Weight ~ 30lbs
The omnis ARE NOT driven, if anyone has any idea’s on whether or not the suspension is worthwhile or how to drive with suspension, please let me know.
I would recommend powering all of the wheels that will be in contact with the ground, including the Omni wheels. In addition to that, are you planning on using the custom traction wheels shown in this model? If so, do the spokes require 3D contouring?
I’m not sure how to power the omni’s when they’re in a suspension. We may use the custom wheels, the spokes are flat, no fillet’s into the rim.
What, may I ask, is the point of the suspension?
could you possibly design a suspension that could keep a chain tensioned? Possible have it move around a point that would have the chain stay tensioned as it goes up and down?
Or could you have a chain tensioner that keeps a chain tensioned by use of springs and have the springs that hold the chain tensioned be easier to compress/expand than the spring or whatever you are using to make the wheels have suspension.
I am trying to design a suspension for our robot next year but the wheels would be powered in one way or another I don’t see a point in having a suspension if you are not going to power the wheels. What is the reason behind having a suspension on unpowered wheels?
Why exactly do you need suspension?
Wouldn’t it be much easier to lower the center wheels by about 1/8" and power the other wheels with chain? or just going flat 6WD?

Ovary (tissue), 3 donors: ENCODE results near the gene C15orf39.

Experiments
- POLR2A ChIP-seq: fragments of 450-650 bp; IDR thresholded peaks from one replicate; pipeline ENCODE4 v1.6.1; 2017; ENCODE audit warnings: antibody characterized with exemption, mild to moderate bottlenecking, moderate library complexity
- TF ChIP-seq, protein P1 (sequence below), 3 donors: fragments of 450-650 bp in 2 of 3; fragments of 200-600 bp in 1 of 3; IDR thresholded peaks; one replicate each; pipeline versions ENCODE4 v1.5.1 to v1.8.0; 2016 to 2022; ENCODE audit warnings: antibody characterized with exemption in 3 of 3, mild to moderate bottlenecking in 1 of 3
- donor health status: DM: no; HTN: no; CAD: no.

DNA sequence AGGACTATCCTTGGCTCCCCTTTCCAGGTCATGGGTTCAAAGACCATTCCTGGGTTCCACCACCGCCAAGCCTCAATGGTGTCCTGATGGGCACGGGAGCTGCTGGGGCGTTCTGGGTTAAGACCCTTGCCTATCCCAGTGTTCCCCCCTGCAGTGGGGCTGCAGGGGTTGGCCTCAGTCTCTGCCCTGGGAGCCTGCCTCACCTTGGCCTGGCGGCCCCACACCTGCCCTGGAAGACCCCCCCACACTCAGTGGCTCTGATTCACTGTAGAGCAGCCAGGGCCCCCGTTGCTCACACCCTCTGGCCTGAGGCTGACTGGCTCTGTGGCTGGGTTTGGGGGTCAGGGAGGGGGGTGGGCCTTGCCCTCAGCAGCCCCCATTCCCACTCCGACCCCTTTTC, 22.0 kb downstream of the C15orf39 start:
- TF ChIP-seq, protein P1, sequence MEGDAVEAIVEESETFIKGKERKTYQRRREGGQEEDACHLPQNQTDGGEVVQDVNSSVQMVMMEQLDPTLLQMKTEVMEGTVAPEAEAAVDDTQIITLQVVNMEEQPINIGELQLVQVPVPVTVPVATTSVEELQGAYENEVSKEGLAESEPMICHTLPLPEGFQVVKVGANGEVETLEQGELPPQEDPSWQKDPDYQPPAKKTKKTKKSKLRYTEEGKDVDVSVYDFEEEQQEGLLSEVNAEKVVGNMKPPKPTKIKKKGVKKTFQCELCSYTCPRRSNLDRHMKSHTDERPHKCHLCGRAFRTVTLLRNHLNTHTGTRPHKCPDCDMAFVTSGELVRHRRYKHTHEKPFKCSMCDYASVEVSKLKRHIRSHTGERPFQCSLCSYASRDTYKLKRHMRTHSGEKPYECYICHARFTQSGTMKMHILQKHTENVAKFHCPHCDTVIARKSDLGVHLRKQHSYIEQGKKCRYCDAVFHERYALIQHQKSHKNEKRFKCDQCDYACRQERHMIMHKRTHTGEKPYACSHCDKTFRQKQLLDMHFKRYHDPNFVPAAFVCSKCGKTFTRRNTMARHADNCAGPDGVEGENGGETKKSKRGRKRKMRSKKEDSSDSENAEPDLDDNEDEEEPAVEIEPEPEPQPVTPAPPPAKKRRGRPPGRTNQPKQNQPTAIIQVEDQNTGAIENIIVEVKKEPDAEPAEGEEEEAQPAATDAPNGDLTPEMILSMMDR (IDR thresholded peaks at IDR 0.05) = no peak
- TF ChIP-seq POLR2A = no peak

The suspension is there to improve handling, much like a rocker, only smoother.
I was thinking about widening the carriage for the suspension and putting a dual sprocket with a bearing on the dead axle that is the pivot point. Then run chain to the omni.
The point of using omnis is to avoid needing to “rock.” I don’t get how it would be smoother to have it rock AND have omnis.
And if you want it to rock, why don’t you just drop the center and forget about the suspension?
If you want to still have the suspension, you could either do what you suggested or make the suspension go up and down along an arc with radius equal to the distance between the front and middle wheels, so the chain has a constant distance.
Have you encountered a deficiency in the handling of a rigid (non suspended) drive?
How can I make the carriages pivot around the center axel?
There is currently no rock at rest. Once you begin moving the suspension absorbs any jarring movements like sudden stops or turns, making it handle more smoothly.
As sanddrag said, have you had any problems with a rigid drive? How much are you planning to have it rock? Too little rock and it would be practically the same as a rigid drive, and too much rock might affect accuracy of manipulating the game object due to uncontrollable front/back rocking.
Don’t get me wrong, I think your idea is really cool. It’s just the matter of seeing if all the effort to get it to work is worth it, and if the benefits are true benefits.
I don’t know if this would work structurally, but you could cut slots and make a block that rides in the slot.
The other option would to be have a long arm pivoting on the center axle, but that might be too heavy/bulky for practicality.
We haven’t had any issues with handling, but why not investagate this in the off season.